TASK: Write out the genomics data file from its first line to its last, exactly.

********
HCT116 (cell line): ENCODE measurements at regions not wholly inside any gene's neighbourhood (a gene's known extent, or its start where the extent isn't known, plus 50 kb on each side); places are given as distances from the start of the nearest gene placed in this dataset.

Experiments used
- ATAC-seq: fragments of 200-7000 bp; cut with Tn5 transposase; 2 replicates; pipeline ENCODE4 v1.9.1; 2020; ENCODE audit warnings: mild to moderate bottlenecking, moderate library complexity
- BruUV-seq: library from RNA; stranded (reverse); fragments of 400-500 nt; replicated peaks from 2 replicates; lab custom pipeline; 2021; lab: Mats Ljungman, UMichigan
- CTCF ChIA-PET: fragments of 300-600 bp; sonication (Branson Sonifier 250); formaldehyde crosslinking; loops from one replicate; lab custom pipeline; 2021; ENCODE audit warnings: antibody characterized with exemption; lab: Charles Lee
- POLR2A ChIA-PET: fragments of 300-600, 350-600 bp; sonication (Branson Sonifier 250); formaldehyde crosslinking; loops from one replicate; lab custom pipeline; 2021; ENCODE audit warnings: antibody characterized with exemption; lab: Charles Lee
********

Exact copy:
HCT116 (cell line): ENCODE measurements at regions not wholly inside any gene's neighbourhood (a gene's known extent, or its start where the extent isn't known, plus 50 kb on each side); places are given as distances from the start of the nearest gene placed in this dataset.

Experiments used
- ATAC-seq: fragments of 200-7000 bp; cut with Tn5 transposase; 2 replicates; pipeline ENCODE4 v1.9.1; 2020; ENCODE audit warnings: mild to moderate bottlenecking, moderate library complexity
- BruUV-seq: library from RNA; stranded (reverse); fragments of 400-500 nt; replicated peaks from 2 replicates; lab custom pipeline; 2021; lab: Mats Ljungman, UMichigan
- CTCF ChIA-PET: fragments of 300-600 bp; sonication (Branson Sonifier 250); formaldehyde crosslinking; loops from one replicate; lab custom pipeline; 2021; ENCODE audit warnings: antibody characterized with exemption; lab: Charles Lee
- POLR2A ChIA-PET: fragments of 300-600, 350-600 bp; sonication (Branson Sonifier 250); formaldehyde crosslinking; loops from one replicate; lab custom pipeline; 2021; ENCODE audit warnings: antibody characterized with exemption; lab: Charles Lee